In Making Work Work: The Positivity Solution for Any Work Environment (Sterling Ethos, 2016), Shola Richards offers solutions for creating a more positive professional environment using kindness and mutual respect.
Posts Tagged Employee relations
It's a tale as old as time: Middle-aged and older adults kvetch about the next generation and speculate on what this world is coming to. Business author and consultant Jamie Notter recently shared a reference to young adults' lack of respect for elders and poor work ethic—from the ancient Roman philosopher Cicero.
You undoubtedly already have a set of procedures you follow at terminations. That’s good. You should.
But I’ve noticed over the years in many companies that at the point when the board or the CEO gets fed up with an executive and wants them terminated, even regular termination procedures are often abandoned. That’s not good. You shouldn’t!
Let me get straight to the point. One key element contributing to the dilemma of creative thinking in the workplace is fear of diversity – fear of "too" different. You see, this "too different" causes discomfort. This is the "get out of our comfort zone" we don't consider and resist.
Any company’s HR department can be much more than a necessary nuisance! In fact, HR departments can make fiscal contributions to their companies through: 1. cost containment, 2. productivity improvement, and 3. actual profit generation – HR CAN MAKE YOU MONEY!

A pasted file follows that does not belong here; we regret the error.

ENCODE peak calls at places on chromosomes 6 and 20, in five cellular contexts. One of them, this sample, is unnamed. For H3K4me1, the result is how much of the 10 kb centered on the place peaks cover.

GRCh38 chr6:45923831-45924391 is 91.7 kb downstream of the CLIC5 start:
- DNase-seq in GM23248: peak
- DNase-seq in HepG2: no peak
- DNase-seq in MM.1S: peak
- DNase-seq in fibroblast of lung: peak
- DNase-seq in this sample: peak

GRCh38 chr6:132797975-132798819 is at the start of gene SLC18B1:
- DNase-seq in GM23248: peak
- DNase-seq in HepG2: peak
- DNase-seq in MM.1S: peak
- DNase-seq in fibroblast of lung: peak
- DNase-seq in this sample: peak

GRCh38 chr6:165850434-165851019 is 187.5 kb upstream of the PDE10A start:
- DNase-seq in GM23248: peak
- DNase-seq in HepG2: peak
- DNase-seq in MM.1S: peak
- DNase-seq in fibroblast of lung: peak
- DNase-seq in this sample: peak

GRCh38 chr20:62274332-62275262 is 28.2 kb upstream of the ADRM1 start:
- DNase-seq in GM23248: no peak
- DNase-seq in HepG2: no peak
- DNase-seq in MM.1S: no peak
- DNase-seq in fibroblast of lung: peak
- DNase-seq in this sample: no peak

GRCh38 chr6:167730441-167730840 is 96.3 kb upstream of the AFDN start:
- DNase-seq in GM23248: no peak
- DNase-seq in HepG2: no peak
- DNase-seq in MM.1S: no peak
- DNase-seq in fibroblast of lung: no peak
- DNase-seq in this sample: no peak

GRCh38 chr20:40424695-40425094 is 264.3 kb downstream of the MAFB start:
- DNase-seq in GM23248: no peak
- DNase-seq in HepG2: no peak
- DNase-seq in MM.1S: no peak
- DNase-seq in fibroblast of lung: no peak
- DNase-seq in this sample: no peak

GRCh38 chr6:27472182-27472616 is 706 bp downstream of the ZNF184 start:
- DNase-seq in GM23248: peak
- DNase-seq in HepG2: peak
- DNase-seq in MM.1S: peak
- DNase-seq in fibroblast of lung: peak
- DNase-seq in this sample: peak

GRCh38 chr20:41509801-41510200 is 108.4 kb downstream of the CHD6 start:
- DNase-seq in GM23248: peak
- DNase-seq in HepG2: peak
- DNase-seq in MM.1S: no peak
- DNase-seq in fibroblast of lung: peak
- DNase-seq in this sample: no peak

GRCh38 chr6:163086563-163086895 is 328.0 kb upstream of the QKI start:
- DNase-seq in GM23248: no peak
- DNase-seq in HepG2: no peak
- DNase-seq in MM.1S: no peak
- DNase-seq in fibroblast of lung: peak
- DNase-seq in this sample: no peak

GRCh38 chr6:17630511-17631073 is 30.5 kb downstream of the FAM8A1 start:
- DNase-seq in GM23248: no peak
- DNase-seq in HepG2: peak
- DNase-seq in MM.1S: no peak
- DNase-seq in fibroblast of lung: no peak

As HR professionals, I know you have a passion for helping people and addressing the challenges they face.
Your employees who are American citizens living overseas have the right to vote in U.S. elections — from anywhere in the world.
Though voting absentee from outside the U.S. has gotten easier, many voters could still use some help overcoming potential obstacles, including:
I think it’s fascinating that we have so many amazing people in our lives, and that most of them are acquaintances. There’s nothing wrong with this because people have a certain capacity on how many people they’re both willing to know deeply, or can dedicate the time to do that.
Jeff Shanley, the co-founder of a Silicon Valley startup wanted to make a career change. So when the opportunity arose to take over Valley Builders, his family’s California-based construction company, Shanley jumped at the chance. With two of the company’s biggest projects in its history looming, his challenge was to build a culture of teamwork within the firm.
Employers, it is YOUR restroom. You may have whatever you want in your own restroom, but have a reason that makes sense, and have some class about it. This is your facility. You can do with it as you please. This is true at home and at work...for the most part.
In our bathrooms at home, we have all kinds of things: Notes, signs, towels, robes, shower caps, stockings, calendars, toothpaste, wallpaper, and so on. (Yes, toothpaste!)
Transgenderism can be a difficult, sensitive subject for employers. They don’t know how to deal with it. I like to simplify things, so I boiled down how to deal with this issue in less than 300 words.
First, an interaction I once had went like this…
[Smitty] – Rue, what am I supposed to do about a person getting a ‘sex change’? Is that a boy or a girl? And do I call him her or her him?